What drives local incentive decisions: municipal fiscal gain or regional economic impact?

This article is part of an occasional series examining state and local reports evaluating economic development incentive programs.  Here we look at the “Examination of Local Economic Development Incentives in Northeastern Illinois,” by the Chicago Metropolitan Agency for Planning (CMAP). 

This report received attention for its finding that most municipal incentives were given to businesses relocating or expanding within the region – not for bringing new companies to Northeastern Illinois.  This means that while a municipality expected to benefit fiscally, the region would not gain economically.

This is an important finding that likely surprised many in the region because we often think of incentives as a tool for attracting new companies.  However, the authors do an excellent job explaining why this is not the case when looking at local incentives:

Development incentives have an impact on the retail site location process by reducing the cost of initial site improvements and/or local taxes over the long term. This does not create a better market for a retailer, but instead makes an individual site more attractive by reducing standard costs or by paying for extraordinary costs that market-rate development does not normally take on, like brownfield remediation. Thus, incentives may affect retail development at a particular site, but would not necessarily result in additional retailers in a particular market area.

And, considering industrial and office facilities:

After a region is selected, more significant costs such as labor and transportation costs are going to vary less across sites, resulting in local taxes and incentives becoming the variable cost.

Other key points from the report are worth highlighting:

  • CMAP deserves credit for clearly explaining the four main categories of municipal incentives in the region (Tax Increment Financing – TIF, sales tax rebates, property tax rebates, and property tax incentive classes), how they work, the overall tax setting, and how the incentives have been used. This is not easy to do, and the authors did it well. This section alone likely provided tremendous value to the community.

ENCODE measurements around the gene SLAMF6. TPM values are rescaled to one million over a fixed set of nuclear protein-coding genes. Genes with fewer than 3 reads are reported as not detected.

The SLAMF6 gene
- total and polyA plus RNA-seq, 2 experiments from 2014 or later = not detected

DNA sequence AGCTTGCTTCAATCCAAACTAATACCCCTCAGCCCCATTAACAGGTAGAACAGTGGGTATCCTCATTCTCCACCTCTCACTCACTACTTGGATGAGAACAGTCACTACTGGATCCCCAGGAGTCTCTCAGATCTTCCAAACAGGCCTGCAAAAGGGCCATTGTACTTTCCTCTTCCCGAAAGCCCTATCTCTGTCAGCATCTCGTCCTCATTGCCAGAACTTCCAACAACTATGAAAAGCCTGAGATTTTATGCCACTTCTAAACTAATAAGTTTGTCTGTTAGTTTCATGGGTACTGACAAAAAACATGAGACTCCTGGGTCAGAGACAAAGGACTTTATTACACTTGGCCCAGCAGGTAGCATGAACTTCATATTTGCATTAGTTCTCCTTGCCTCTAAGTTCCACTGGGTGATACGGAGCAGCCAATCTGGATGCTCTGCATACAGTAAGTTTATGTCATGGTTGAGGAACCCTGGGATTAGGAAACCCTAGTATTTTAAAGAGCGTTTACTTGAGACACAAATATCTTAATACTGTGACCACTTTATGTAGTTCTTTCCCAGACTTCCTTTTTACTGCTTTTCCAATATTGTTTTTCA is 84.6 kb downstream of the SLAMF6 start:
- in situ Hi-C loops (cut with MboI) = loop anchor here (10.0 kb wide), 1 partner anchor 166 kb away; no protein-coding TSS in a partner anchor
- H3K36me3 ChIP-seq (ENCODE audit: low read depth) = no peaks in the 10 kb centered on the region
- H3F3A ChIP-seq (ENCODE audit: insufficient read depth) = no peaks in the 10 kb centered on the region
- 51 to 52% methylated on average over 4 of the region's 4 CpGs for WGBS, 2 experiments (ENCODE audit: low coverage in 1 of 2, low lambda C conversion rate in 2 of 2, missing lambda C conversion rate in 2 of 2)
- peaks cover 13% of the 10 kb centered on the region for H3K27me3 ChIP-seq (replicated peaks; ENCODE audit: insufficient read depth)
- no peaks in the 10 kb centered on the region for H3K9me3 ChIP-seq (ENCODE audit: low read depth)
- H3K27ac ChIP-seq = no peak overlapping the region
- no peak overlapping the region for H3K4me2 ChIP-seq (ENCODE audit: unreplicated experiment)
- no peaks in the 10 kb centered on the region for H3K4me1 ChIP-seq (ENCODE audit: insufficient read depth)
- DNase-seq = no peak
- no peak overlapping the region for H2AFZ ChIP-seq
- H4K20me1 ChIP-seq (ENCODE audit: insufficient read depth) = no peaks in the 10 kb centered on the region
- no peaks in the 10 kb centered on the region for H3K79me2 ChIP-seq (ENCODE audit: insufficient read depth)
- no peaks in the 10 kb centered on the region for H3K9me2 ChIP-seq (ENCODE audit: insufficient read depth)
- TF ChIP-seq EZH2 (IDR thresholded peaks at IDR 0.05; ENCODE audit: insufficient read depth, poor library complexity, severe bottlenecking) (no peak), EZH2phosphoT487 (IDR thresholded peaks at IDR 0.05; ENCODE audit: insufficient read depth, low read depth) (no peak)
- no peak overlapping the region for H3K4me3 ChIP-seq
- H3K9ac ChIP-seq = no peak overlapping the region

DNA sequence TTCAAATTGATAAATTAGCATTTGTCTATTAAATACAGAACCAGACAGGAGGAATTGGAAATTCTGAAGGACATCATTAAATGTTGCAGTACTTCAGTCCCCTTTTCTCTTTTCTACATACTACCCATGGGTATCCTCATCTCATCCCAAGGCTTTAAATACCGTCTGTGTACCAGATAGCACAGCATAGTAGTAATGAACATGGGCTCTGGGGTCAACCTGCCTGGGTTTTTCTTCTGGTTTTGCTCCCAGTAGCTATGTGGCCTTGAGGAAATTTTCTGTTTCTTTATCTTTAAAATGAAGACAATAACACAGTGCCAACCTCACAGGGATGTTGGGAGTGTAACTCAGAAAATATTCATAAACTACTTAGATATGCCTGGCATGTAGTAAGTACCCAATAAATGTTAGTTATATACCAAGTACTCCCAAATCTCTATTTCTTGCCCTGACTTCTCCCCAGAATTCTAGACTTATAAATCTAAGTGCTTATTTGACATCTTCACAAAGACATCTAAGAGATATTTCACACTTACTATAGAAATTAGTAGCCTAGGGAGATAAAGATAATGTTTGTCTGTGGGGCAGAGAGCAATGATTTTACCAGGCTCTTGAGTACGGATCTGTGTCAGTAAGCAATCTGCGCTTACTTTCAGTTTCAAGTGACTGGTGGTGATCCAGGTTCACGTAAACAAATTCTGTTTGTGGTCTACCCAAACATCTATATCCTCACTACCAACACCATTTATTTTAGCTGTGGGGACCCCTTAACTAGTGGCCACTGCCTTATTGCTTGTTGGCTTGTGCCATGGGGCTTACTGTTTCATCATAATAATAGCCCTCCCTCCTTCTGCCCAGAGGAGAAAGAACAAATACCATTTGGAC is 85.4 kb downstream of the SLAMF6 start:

• The methodology involved creating a list of known incentives and then selecting case studies in order to understand how incentives have been used, the types of industries receiving incentives, and alignment with regional planning goals.  
  • While case studies are appropriate given the report’s objective, the authors do not shy away from providing summary performance data where possible.  For example, “TIF use in the region is pervasive and around 5 percent of the region’s total property tax base goes toward generating revenue for public and private development projects in these specific areas.”
  • Transparency is still a problem.
    • Reporting on incentive use is “extremely uneven,” and some communities do not even bother to submit reports that are required by state law.
    • A new law passed in 2012 requiring filing of reports on sales tax rebate agreements allows critical information (such as the amount of sales tax rebated!) to be redacted and exempt from FOIA.
    • Overall, the authors found that most communities are not providing thorough documentation on how incentives are being used.

The full report is worth reading if you are interested in how and why local incentives are used.  It also provides a useful examination of incentive use in the context of broader regional planning goals, making it valuable to those of us outside of Northeastern Illinois by making the connection between the planning and economic development worlds.

And it helps explain why local governments provide incentives even though it may not seem to make economic sense.

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